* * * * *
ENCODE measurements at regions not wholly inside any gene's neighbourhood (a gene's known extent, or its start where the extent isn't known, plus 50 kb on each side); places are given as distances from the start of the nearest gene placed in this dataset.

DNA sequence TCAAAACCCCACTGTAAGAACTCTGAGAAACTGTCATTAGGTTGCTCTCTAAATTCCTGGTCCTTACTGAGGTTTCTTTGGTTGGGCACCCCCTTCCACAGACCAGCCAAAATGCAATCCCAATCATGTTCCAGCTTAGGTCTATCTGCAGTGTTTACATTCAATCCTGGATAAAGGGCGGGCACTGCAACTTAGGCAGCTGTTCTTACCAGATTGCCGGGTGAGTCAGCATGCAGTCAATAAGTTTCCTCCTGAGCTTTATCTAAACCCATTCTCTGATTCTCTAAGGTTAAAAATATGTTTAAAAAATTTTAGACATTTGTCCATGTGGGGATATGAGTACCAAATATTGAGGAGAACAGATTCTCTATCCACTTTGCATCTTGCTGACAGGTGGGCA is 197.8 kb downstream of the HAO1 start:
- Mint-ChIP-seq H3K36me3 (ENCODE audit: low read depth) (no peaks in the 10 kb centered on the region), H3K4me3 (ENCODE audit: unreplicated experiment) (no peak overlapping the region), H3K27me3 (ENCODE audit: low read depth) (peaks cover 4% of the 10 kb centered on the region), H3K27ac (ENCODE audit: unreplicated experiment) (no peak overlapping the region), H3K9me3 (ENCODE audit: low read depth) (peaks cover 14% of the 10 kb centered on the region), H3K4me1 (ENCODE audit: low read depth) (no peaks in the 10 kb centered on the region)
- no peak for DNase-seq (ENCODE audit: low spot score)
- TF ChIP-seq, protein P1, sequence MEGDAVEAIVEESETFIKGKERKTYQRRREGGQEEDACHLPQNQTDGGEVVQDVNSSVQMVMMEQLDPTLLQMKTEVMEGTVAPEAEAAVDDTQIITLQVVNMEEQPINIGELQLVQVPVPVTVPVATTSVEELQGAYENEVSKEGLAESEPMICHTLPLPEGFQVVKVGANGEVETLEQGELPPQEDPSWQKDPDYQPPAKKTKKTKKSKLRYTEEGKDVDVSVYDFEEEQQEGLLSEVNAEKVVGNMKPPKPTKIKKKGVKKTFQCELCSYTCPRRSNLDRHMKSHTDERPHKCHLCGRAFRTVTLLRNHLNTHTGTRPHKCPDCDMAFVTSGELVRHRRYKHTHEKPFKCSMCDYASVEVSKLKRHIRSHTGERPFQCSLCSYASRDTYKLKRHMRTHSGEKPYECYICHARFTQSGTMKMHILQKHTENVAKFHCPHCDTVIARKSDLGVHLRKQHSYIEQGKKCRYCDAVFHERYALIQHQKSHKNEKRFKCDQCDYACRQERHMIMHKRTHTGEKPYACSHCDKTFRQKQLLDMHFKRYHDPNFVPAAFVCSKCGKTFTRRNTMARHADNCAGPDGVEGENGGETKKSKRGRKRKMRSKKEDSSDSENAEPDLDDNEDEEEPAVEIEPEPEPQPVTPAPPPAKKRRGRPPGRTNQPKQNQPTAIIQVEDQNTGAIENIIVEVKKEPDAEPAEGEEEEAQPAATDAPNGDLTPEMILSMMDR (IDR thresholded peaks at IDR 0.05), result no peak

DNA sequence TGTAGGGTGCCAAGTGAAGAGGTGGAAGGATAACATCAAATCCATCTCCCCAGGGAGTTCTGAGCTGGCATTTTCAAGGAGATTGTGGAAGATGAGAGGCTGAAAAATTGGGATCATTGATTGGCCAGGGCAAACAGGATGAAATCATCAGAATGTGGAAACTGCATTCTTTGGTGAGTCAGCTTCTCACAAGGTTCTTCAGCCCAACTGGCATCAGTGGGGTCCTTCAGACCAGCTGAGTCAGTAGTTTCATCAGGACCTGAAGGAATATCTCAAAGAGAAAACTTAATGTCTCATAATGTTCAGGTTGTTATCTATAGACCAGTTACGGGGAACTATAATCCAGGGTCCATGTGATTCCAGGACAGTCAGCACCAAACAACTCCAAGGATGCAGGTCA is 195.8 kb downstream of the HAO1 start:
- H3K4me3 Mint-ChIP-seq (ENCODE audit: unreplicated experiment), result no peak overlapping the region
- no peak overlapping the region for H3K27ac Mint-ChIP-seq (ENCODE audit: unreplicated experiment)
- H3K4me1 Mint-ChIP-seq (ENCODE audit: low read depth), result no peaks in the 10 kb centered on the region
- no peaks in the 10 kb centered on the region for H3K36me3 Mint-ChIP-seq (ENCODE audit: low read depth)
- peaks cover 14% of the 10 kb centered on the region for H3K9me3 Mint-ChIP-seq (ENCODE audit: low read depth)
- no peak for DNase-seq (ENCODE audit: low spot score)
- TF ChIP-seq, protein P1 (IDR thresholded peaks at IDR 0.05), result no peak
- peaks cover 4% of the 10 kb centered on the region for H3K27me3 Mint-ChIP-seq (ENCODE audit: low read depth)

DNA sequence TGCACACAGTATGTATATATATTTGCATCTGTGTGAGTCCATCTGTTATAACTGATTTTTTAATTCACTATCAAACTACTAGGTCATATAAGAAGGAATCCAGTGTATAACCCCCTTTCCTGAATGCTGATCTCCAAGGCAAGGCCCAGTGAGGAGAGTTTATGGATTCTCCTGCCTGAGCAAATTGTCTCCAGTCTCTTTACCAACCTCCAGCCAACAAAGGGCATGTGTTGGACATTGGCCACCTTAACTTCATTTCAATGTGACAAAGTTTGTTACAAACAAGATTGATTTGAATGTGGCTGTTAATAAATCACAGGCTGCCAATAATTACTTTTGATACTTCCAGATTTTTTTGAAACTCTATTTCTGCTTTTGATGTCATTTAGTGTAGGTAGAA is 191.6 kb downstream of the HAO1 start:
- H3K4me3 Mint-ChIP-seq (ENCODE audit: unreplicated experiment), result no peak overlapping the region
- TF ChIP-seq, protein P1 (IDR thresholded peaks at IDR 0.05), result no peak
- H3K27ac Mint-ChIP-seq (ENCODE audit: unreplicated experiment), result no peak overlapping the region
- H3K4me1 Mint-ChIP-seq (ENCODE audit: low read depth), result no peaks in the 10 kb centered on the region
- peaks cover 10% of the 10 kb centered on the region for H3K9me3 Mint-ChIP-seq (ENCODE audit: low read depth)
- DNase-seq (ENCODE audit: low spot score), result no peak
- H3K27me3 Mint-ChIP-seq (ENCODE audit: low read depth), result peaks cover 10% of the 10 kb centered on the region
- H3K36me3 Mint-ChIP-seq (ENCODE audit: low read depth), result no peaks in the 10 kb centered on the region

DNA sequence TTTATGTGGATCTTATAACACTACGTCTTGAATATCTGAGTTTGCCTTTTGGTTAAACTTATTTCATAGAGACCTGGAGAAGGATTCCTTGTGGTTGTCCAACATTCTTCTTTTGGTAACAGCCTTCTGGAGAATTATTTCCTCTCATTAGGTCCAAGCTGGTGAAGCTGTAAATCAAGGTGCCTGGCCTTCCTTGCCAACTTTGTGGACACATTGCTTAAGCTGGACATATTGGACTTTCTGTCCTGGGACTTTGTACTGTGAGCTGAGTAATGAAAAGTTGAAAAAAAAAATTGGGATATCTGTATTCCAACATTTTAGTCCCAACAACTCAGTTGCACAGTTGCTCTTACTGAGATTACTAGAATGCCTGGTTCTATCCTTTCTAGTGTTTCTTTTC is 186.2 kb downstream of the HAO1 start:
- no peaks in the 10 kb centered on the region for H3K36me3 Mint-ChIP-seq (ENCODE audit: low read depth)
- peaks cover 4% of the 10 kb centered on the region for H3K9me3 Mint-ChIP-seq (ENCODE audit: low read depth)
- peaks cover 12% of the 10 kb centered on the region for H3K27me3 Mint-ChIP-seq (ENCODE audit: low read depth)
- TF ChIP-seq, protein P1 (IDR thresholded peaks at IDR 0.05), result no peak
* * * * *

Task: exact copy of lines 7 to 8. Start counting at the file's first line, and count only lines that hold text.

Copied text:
- H3K4me3 Mint-ChIP-seq (ENCODE audit: unreplicated experiment), result no peak overlapping the region
- no peak overlapping the region for H3K27ac Mint-ChIP-seq (ENCODE audit: unreplicated experiment)